okt 12,
2021

Logic is an important aspect of programming and two important theorems in logic can be a big help to programmers.

In software, logic is generally found in an *if* statement. This implements the idea that **if **some condition is **true**, **then** do something. For example,

If the user clicks a link then display that web page

Or

if a equals 10 then b = 7 or more often if (a==10) b=7

And these can be more complex by using the ideas of **and** and **or**. For “x and y” both x and y must be true; likewise for “x or y” either can be true. It is just like the words in a natural language such as English.

These can be expressed visually with *truth tables* or *Venn diagrams*:

Here, the top row and left column show the inputs: the values of x and y in our example. Both have to be true for the value of **and** to be true. It’s like the addition tables use to teach children to add.

Here, the top row and left column show the inputs: the values of x and y in our example. Only one has to be true for the value of **or** to be true.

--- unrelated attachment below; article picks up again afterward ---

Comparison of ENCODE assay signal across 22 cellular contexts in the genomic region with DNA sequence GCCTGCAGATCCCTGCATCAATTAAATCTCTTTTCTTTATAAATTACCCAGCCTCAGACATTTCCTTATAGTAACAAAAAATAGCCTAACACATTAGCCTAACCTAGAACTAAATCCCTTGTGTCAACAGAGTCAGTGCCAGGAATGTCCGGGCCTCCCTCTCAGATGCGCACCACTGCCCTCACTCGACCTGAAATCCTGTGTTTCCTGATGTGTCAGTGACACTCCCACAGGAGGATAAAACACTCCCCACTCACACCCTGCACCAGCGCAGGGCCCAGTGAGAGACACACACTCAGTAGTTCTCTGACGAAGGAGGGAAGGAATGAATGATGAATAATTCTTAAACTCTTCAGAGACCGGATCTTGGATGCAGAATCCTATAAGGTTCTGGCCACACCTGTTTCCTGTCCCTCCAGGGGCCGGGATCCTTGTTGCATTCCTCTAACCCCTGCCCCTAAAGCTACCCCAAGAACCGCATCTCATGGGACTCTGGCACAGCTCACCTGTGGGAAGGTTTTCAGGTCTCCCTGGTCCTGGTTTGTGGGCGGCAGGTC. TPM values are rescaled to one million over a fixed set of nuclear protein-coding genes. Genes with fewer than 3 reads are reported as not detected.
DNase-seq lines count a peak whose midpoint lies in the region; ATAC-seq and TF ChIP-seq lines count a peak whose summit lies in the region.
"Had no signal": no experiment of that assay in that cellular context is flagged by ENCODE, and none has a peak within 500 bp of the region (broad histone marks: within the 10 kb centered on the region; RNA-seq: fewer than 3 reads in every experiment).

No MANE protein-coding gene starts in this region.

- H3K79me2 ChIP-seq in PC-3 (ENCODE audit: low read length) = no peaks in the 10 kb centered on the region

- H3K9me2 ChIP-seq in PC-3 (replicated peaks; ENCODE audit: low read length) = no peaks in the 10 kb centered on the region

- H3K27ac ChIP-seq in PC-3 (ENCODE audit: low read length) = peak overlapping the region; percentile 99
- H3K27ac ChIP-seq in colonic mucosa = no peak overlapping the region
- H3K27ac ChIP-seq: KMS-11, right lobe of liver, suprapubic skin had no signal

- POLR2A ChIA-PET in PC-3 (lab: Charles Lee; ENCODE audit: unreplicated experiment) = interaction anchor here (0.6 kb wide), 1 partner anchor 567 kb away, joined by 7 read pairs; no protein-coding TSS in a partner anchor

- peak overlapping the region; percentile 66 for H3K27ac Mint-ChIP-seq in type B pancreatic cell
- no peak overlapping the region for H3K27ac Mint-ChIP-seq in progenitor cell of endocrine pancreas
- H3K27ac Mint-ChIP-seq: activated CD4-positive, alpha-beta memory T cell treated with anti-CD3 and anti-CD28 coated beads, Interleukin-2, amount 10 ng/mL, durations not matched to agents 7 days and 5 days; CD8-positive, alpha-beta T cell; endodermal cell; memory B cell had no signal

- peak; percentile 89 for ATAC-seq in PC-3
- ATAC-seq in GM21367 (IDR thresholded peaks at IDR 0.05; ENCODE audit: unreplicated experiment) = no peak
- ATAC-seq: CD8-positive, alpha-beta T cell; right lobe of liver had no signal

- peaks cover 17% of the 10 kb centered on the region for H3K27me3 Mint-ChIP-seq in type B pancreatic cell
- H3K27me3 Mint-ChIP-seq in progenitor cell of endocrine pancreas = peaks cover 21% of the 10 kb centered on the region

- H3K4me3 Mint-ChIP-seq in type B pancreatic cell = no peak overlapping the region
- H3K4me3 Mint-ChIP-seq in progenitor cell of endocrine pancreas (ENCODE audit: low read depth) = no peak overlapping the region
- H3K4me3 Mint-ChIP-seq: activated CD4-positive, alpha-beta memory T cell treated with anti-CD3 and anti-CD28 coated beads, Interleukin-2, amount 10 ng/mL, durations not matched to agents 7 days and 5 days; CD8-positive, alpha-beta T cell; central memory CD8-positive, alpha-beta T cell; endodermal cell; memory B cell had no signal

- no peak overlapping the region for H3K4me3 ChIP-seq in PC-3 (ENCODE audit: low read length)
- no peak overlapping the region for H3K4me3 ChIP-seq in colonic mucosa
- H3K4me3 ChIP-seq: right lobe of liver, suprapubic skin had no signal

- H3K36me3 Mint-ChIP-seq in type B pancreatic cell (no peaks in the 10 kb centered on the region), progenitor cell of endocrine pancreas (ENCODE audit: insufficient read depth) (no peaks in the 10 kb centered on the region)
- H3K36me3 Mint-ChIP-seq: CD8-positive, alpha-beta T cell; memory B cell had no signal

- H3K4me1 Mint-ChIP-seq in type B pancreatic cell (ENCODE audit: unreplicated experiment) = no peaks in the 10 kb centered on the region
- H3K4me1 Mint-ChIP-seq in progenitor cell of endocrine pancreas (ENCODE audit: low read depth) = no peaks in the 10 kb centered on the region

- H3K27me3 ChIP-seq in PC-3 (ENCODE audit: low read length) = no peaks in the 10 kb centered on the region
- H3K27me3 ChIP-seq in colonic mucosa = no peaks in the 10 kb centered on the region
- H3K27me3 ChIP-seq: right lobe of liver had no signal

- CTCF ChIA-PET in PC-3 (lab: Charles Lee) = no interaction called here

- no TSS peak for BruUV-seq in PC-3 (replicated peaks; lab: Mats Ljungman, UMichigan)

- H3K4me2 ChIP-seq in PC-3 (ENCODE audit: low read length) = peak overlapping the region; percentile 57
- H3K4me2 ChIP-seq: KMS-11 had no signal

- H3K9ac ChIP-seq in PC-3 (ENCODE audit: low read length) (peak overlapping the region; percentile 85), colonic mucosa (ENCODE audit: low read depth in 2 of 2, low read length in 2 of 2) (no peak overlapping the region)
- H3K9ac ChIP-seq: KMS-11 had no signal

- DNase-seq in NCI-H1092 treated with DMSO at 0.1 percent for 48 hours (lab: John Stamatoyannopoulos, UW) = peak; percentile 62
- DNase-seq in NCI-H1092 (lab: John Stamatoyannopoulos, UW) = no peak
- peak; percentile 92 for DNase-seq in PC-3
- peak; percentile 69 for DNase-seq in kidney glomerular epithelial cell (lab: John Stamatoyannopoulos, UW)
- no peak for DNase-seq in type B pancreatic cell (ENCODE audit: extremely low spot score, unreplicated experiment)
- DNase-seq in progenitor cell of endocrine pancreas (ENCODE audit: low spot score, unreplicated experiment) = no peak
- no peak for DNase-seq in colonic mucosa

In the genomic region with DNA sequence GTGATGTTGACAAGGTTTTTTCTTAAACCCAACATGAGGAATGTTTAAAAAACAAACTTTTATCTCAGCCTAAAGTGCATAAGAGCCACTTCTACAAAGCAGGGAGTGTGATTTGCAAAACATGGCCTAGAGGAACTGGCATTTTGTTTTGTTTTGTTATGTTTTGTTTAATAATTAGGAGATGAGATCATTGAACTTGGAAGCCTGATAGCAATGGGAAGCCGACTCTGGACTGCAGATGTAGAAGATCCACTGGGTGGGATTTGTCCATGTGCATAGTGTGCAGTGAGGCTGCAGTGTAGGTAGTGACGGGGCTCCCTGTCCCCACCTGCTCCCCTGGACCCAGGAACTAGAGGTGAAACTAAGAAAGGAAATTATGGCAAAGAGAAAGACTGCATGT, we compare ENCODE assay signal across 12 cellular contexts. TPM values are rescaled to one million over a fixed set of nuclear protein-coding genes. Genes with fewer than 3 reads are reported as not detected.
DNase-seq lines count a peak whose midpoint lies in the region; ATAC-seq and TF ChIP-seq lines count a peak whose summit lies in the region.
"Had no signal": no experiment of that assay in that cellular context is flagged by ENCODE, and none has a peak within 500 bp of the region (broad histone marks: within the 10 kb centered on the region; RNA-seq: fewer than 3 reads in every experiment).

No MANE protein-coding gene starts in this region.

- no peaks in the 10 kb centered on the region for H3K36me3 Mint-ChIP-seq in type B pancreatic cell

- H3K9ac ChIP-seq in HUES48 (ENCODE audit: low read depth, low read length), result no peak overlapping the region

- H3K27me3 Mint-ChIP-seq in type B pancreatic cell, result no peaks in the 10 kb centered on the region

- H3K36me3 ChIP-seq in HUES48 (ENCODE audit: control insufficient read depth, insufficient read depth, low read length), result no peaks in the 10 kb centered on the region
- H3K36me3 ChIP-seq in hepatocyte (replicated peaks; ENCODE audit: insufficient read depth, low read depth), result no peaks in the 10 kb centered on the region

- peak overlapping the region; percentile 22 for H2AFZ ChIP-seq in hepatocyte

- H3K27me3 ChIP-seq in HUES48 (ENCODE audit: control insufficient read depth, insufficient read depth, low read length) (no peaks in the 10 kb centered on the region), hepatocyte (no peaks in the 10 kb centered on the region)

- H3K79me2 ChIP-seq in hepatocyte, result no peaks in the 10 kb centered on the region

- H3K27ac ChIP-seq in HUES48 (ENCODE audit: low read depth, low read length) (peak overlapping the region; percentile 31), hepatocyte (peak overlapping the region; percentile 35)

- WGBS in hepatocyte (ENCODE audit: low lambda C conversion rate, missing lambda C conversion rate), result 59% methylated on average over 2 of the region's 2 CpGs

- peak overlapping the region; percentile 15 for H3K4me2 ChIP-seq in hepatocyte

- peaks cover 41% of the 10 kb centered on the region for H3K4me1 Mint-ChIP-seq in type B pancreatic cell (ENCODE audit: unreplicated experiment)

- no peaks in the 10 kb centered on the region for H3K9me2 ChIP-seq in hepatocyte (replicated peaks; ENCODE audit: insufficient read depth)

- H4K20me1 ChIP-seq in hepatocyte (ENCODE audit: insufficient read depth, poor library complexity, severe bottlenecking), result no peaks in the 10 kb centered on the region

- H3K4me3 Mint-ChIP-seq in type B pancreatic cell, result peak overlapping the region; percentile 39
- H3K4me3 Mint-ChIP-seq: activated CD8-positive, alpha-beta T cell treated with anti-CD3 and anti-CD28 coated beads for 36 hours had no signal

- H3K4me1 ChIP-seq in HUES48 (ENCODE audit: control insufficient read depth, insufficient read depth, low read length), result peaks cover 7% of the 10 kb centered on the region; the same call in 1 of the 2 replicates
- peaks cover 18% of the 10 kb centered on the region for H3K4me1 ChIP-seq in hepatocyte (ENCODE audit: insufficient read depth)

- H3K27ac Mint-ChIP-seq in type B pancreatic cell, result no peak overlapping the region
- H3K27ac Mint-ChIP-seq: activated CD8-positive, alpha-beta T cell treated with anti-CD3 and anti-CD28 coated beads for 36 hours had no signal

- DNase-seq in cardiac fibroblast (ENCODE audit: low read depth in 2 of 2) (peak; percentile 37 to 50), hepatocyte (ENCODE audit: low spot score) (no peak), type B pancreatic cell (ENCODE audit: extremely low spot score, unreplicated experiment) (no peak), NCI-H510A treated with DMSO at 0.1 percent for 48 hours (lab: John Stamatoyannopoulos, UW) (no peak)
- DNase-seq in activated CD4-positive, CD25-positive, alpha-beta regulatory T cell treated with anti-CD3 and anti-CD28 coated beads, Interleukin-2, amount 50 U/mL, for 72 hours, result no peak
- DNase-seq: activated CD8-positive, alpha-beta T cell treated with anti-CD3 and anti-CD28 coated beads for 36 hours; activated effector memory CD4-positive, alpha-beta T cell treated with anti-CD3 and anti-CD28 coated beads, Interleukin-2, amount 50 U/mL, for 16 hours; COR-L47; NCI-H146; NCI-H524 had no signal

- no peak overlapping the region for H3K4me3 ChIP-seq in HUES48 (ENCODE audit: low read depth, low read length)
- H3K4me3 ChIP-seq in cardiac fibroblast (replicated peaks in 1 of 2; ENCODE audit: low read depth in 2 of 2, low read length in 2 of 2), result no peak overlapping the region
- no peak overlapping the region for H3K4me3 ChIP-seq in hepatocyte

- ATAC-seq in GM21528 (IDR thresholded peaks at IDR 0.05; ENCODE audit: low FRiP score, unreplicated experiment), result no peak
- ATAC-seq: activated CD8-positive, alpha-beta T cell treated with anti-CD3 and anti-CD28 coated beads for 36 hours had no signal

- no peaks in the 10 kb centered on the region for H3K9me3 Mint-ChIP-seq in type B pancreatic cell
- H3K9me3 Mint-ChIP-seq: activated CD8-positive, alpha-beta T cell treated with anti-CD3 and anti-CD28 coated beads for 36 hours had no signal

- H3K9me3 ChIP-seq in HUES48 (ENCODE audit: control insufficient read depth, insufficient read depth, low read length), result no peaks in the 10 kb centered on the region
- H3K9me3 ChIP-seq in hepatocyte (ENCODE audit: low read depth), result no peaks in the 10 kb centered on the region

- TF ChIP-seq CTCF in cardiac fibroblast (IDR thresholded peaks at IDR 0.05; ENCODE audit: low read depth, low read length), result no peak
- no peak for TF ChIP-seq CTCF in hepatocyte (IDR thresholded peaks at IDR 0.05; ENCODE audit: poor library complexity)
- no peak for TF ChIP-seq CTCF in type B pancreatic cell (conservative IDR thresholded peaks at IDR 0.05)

With Venn diagrams:

Here all the colored are is the **or** and the green area where the circles overlap is the **and**. There is an additional operation called **not**. If we talk about “**not** x” we mean everything that is not in the blue circle. That includes all the white space and all the yellow that does not overlap with the blue “x” circle.

The *operators* **and, not ** and **or** are fairly straightforward. The issues come when we combine them.

Consider the case where “x is even and x is greater than 0” (so x is 2, 4, 6, 8, and so on). What if I wanted *to exclude* those positive even numbers? I could say “not ‘x is even and x is greater than 0’”, but many programmers would consider that ugly and difficult to read.

even(x) and x > 0 not (even(x) and x>0)

[the parens are for grouping here]

What we mean by “not ‘x is even and x is greater than 0’” is really “x is odd or x is less than or equal to zero”. What we did is apply one of deMorgan’s theorems: we changed the senses of the comparisons (‘even’ became ‘odd’, and ‘greater than zero’ became less than or equal to zero’) and we changedandtoor. Our pseudocode then becomes odd(x) or x<= 0. That is generally believed to be more clear.

Here are both of deMorgan’s theorems:

And some examples:

These theorems are simple yet powerful. I hope you can use them to make your code more readable!